An arginine to cysteine(252) mutation in insulin receptors from a patient with severe insulin resistance inhibits receptor internalisation but preserves signalling events.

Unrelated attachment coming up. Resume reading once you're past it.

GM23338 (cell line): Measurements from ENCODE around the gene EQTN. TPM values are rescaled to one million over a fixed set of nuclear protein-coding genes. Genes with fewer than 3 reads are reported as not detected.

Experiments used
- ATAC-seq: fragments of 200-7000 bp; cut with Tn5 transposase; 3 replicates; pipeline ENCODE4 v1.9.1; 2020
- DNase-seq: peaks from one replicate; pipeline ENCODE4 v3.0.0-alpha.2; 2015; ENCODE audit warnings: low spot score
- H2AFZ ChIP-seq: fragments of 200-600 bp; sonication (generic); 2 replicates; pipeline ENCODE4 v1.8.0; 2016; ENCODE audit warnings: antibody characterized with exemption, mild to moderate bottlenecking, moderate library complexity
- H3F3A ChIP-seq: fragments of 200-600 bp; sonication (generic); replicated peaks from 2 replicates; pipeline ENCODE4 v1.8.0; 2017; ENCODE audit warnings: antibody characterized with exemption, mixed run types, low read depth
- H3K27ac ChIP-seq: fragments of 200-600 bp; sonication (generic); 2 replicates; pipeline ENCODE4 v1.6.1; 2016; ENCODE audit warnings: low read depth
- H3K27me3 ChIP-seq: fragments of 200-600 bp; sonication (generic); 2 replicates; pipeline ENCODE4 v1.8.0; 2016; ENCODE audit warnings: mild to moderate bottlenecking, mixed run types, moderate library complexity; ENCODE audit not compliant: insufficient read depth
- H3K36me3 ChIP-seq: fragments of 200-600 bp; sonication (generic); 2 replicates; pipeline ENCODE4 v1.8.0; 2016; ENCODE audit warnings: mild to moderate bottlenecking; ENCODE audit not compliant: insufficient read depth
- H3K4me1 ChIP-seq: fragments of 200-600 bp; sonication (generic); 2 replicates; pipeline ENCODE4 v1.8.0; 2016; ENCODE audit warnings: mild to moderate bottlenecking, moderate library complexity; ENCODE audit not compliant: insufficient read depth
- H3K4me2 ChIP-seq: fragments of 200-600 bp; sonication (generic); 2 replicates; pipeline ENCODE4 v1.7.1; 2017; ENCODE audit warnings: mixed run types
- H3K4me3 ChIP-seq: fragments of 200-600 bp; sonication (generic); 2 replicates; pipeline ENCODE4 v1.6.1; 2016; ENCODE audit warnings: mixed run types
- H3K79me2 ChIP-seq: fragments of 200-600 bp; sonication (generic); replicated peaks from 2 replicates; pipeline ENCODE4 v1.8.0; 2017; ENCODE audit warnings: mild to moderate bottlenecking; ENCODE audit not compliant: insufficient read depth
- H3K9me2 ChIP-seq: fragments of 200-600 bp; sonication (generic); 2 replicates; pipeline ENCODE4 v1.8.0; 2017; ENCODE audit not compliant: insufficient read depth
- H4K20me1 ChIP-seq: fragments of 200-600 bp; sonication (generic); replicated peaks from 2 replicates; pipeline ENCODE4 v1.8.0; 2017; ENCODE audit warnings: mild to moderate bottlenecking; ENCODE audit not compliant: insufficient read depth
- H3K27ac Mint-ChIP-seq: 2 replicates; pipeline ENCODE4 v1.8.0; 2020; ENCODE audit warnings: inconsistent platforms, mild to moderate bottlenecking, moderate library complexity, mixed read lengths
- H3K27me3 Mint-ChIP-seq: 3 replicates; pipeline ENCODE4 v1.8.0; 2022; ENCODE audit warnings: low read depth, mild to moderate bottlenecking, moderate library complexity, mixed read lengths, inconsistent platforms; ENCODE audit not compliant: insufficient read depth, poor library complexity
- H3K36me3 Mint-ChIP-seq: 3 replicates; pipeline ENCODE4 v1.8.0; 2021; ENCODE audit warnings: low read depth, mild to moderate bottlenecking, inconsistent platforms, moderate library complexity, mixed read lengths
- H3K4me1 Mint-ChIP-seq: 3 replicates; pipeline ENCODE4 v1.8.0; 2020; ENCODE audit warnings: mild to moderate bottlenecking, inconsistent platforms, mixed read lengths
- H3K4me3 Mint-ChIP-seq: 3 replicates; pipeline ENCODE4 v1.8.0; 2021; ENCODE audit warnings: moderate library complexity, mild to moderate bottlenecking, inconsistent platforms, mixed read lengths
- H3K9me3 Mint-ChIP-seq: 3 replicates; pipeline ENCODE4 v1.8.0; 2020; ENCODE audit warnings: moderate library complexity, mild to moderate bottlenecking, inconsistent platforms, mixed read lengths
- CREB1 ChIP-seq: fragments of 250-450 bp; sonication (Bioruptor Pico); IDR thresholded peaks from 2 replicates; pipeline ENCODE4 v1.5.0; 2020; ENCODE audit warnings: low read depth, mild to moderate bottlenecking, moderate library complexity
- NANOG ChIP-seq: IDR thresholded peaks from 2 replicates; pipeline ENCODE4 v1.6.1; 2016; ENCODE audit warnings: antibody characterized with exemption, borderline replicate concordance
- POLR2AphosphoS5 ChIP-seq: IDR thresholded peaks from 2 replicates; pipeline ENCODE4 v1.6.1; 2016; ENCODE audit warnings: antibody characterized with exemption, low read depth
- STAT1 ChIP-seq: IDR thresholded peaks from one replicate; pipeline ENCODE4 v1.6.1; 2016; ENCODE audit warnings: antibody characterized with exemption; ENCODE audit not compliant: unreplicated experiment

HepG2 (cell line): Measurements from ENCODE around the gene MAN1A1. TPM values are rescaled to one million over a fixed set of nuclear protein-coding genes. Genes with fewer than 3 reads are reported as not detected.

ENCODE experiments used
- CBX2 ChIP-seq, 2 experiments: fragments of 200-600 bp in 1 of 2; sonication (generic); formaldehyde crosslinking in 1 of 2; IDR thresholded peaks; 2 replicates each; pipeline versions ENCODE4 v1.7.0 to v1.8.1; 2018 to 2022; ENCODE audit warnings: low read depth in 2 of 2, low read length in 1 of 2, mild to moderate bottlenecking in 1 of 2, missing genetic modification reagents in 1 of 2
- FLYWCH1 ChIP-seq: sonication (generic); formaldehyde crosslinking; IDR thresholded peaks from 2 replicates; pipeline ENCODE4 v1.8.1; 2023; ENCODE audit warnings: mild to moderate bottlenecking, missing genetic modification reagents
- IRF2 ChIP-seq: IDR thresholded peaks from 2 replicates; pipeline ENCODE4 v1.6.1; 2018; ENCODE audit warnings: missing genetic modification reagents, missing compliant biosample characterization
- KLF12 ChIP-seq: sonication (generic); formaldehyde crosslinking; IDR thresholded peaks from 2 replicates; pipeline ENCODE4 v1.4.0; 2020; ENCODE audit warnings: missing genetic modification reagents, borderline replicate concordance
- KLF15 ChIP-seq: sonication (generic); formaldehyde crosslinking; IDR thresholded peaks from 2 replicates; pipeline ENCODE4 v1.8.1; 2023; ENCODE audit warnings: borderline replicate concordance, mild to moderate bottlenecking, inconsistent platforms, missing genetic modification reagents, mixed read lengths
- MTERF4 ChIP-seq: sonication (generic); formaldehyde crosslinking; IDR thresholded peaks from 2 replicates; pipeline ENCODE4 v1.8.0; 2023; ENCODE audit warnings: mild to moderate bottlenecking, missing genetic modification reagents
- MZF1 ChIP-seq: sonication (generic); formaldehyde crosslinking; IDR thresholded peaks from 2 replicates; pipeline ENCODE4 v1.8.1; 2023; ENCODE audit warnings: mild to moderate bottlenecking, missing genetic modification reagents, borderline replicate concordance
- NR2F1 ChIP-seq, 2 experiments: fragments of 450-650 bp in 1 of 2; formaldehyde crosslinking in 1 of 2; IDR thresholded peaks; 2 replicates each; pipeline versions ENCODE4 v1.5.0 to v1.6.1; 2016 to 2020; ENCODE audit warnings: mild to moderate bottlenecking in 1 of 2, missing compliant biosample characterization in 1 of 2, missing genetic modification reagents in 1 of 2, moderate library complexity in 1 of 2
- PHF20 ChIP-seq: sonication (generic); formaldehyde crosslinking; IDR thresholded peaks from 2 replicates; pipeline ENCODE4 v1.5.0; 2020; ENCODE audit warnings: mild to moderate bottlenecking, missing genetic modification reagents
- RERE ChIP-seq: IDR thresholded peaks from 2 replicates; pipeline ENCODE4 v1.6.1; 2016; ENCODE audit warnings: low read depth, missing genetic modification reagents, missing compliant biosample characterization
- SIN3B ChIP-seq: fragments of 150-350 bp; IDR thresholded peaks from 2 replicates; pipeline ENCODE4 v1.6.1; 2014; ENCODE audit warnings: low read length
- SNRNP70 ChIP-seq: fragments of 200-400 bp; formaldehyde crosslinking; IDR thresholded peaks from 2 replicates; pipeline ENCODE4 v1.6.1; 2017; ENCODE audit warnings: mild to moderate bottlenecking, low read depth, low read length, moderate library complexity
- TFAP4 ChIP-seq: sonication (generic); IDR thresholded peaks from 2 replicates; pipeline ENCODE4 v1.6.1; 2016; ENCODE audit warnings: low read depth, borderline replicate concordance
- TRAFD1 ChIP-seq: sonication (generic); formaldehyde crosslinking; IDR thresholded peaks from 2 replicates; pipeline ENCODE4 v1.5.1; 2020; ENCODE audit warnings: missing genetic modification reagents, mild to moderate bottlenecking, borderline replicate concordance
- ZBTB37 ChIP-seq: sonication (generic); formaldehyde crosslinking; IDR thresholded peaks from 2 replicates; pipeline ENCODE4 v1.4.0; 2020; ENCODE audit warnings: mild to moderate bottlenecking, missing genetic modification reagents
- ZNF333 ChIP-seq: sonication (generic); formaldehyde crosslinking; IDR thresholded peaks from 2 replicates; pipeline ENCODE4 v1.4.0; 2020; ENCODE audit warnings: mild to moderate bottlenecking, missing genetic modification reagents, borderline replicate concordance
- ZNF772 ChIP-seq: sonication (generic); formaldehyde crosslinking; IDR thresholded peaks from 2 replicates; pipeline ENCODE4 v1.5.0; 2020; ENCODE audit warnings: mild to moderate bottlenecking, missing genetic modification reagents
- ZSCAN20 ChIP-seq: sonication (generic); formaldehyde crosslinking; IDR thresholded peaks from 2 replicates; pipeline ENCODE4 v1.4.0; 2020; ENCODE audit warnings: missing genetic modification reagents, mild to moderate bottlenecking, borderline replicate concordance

AIMS/HYPOTHESIS: We examined the properties of a mutant insulin receptor (IR) with an Arg(252) to Cys (IR(R252C)) substitution in the alpha-subunit originally identified in a patient with extreme insulin resistance and acanthosis nigricans. METHODS: We studied IR cell biology and signalling pathways in Chinese Hamster Ovary cells overexpressing this IR(R252C). RESULTS: Our investigation showed an impairment in insulin binding to IR(R252C) related mostly to a reduced affinity of the receptor for insulin and to a reduced rate of IR(R252C) maturation; an inhibition of IR(R252C)-mediated endocytosis resulting in a decreased insulin degradation and insulin-induced receptor down-regulation; a maintenance of IR(R252C) on microvilli even in the presence of insulin; a similar autophosphorylation of mutant IR(R252C) followed by IRS 1/IRS 2 phosphorylation, p85 association with IRS 1 and IRS 2 and Akt phosphorylation similar to those observed in cells expressing wild type IR (IRwt); and finally, a reduced insulin-induced Shc phosphorylation accompanied by decreased ERK1/2 phosphorylation and activity and of thymidine incorporation into DNA in cells expressing IR(R252C) as compared to cells expressing IRwt. CONCLUSION/INTERPRETATION: These observations suggest that: parameters other than tyrosine kinase activation participate in or control the first steps of IR internalisation or both; IR-mediated IRS 1/2 phosphorylation can be achieved from the cell surface and microvilli in particular; Shc phosphorylation and its subsequent signalling pathway might require IR internalisation; defective IR endocytosis correlates with an enhancement of some biological responses to insulin and attenuation of others.